This guide is intended to provide you an overview of the requirements for interior remodel projects involving structural changes inside your home. For information on specific types of interior remodels, visit the project guides for attic conversions, basement finishes, bathroom remodels and kitchen remodels.
No permit is required for simple projects that only replace (like-for-like) existing cabinets, countertops, tiling, flooring in the same configuration, and/or like-for-like electrical, plumbing or ventilation fixtures. No permit is required for tearing down, replacing or repairing drywall, if limited to less than one 4-foot by 8-foot sheet.
Permits are required when your project includes the following:
NOTE: If your project changes the use or occupancy of your home or creates an additional dwelling unit without altering the exterior of the structure, see the project guide for adding a new dwelling unit. For change of use/occupancy conversions that change the exterior of the structure see the Building/Expanding a Home page.
Before you start your project, you need to know what regulations apply to your property and what factors may impact your project. You'll need to consider:
Historic Landmark Status
If your interior remodel will involve changing or replacing the windows of a landmark or historic district property, the project must go through the landmark design review process.
Any project that involves changes to the exterior of landmark structures or properties in historic landmark districts must be reviewed by Landmark Preservation staff before you begin. The appropriate zoning, building, curb cut, or revocable permits needed for the project will be issued only after design review has been completed and the project has been approved. To determine your property’s landmark status, use the DevelopDENVER tool to the right. Then, visit the Design Review web page for more information.
Denver Building Code provides minimum standards for building in order to safeguard public safety, health and welfare. The permitting and inspection process ensures that all home projects meet these standards and that all dwellings are safe and habitable at the time of construction.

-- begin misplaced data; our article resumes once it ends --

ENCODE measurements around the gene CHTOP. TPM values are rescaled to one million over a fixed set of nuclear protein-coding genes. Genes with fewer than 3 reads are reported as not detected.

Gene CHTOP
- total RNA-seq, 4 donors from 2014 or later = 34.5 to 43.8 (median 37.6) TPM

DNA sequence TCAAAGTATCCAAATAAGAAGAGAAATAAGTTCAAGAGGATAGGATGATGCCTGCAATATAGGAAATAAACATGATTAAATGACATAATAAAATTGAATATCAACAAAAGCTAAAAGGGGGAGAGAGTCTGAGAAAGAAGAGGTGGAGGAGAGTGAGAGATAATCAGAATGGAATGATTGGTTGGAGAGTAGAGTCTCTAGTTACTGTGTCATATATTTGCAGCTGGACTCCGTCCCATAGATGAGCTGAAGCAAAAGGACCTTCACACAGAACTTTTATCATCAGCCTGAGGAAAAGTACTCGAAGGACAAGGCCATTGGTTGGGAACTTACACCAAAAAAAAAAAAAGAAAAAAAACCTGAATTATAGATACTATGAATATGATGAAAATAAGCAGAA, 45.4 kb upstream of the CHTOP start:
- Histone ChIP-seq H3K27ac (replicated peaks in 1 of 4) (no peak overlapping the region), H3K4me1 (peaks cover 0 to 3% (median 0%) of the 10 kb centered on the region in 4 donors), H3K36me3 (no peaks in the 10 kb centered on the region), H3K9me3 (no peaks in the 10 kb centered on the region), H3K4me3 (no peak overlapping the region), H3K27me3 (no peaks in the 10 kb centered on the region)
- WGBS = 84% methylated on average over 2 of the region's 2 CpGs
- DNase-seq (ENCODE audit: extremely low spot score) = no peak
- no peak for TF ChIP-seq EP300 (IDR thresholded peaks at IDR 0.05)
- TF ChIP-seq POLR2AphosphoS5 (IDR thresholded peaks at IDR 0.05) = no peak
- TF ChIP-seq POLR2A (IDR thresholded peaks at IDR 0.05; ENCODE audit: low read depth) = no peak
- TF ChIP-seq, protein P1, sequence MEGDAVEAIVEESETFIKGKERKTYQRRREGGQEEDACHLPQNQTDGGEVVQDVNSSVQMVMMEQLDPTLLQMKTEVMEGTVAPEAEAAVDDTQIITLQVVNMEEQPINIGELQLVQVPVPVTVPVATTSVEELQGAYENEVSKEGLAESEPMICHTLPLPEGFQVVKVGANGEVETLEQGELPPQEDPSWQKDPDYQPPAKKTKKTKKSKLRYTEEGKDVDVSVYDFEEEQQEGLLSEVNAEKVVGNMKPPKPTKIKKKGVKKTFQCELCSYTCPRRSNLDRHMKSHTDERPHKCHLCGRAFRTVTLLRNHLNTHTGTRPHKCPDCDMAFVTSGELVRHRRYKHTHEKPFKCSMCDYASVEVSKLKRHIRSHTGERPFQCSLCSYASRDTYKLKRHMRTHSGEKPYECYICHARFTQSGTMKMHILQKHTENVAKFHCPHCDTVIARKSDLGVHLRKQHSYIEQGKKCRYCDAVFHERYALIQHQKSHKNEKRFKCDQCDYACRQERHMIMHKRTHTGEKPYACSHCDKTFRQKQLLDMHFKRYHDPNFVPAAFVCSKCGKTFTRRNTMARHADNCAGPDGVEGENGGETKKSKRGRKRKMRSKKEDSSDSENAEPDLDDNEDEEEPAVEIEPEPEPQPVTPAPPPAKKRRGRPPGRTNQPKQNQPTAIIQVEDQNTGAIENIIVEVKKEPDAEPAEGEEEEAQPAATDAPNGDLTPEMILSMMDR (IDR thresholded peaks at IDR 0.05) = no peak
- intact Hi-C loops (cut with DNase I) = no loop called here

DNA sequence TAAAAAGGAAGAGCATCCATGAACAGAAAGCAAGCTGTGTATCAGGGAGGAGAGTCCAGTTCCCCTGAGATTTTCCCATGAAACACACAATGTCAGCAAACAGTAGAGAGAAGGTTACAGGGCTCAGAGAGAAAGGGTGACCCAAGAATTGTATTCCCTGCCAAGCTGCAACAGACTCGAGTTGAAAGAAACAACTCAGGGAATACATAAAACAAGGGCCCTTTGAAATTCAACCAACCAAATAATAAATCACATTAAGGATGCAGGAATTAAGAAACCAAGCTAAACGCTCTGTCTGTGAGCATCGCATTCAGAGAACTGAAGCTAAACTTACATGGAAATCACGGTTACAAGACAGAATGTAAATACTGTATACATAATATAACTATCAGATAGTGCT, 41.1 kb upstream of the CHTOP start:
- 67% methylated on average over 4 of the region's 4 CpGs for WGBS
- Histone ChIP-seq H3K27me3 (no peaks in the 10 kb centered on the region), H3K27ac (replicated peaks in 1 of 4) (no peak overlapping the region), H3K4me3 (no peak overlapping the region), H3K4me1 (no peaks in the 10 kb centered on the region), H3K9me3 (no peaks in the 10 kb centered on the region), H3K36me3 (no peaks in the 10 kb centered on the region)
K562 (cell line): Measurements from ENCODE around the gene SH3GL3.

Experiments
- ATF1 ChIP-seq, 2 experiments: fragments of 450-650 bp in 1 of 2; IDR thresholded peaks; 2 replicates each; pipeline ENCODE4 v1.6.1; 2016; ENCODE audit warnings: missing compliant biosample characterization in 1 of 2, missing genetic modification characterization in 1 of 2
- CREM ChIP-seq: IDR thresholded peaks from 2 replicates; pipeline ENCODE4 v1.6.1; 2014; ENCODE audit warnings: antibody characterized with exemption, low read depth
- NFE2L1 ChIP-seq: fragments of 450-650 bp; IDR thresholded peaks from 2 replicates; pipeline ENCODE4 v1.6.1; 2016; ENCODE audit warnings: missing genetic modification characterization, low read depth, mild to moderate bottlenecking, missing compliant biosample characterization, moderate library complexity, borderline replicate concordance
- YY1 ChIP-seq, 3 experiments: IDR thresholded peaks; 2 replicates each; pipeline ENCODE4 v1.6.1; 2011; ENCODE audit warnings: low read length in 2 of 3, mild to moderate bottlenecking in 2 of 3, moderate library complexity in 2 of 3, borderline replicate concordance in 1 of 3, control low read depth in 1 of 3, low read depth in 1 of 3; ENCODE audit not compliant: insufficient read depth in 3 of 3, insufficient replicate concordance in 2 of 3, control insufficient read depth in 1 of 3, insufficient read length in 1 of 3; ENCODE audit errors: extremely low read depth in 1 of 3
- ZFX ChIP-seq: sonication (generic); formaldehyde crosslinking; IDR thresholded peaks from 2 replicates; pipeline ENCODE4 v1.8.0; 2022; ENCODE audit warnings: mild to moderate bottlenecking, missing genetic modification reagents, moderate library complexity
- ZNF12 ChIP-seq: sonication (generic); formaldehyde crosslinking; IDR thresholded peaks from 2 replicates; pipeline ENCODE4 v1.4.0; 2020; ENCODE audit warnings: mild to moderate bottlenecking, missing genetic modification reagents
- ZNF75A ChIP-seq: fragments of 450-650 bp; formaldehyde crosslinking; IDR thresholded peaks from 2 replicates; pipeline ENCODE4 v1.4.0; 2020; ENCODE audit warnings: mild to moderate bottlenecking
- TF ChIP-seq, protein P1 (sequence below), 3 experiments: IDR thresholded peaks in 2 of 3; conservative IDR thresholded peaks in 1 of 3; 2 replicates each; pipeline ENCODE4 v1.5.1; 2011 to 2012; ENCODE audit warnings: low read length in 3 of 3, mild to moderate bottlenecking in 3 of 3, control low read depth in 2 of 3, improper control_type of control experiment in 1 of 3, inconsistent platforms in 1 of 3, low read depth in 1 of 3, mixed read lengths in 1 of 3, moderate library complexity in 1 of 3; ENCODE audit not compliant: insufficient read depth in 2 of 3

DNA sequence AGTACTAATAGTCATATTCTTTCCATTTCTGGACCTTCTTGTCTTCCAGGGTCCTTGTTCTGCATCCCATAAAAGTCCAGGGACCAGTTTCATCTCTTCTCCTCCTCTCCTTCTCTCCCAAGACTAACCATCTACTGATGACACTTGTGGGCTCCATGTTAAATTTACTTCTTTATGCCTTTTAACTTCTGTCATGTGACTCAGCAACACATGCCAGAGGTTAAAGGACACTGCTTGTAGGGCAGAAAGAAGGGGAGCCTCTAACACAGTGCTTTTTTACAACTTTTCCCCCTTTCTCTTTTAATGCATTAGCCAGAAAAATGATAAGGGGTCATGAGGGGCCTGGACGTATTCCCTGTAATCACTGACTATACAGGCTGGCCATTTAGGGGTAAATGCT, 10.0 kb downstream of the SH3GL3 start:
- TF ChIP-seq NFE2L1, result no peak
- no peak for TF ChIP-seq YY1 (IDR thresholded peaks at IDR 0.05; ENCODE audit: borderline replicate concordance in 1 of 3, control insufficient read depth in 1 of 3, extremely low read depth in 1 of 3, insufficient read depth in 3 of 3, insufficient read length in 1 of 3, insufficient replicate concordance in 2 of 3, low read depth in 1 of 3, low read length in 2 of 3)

Listed in the order they must be obtained. All permits must be in hand and at site before work may begin.
The above must be in hand before you apply for the following:
*For a complete list of required documentation for zoning and building plan review, download the Residential Permitting Guide (PDF) for new construction, addition or change of occupancy work.*
Quick Permits may be applied for by email. See www.DenverGov.org/QuickPermits. For same day service, sign in online or at the kiosk once for two Quick Permits at a time.
For #1R permit, sign in online or at the kiosk and select Residential Same Day Review.
Building permit fees are based on valuation of the work to be completed including the labor and materials. View the permit fee schedules to estimate the fees required for your project. There is no fee for the Landmark review.
NOTE: When Same Day Review is required for the #1R permit, a "walk through" fee of $100 may be charged in addition to the bulding permit fees, depending on the valuation of the project.
Fees can be paid in person at our office on the 2nd floor of the Wellington Webb Building. We accept Visa, MasterCard and Discover Card, cash and personal checks at our counter.
All approved construction set of documents, permits and inspector signature card are to be available on site upon request.
Typical inspections for interior remodel projects incude the following:
NOTE: The inspections listed above may vary depending on the complexity of your project. You will be advised as to which inspections your project requires through the permitting process and by your inspector.
Decide whether you plan to complete the project yourself or hire a licensed contractor to complete the job for you.
Do It Yourself
You may need to pass a Home owners exam to demonstrate proficiency in specific trades in order to get a permit to do the work yourself.
You will also need to meet a set of requirements established by the Denver Building Code and the Building Department Policy ADMIN 131.3 governing homeowner completed work. This policy can be found on our Building Codes, Forms and Policies page.
Use the Contractor license search to see if your contractor has obtained a contractor's license from the City and County of Denver.
To view other considerations, see our Doing the Work Yourself page.
Every project is different. Depending upon the complexity of your project, the permit requirements and inspection process may vary from the information presented in this guide. If you have any questions, please contact us.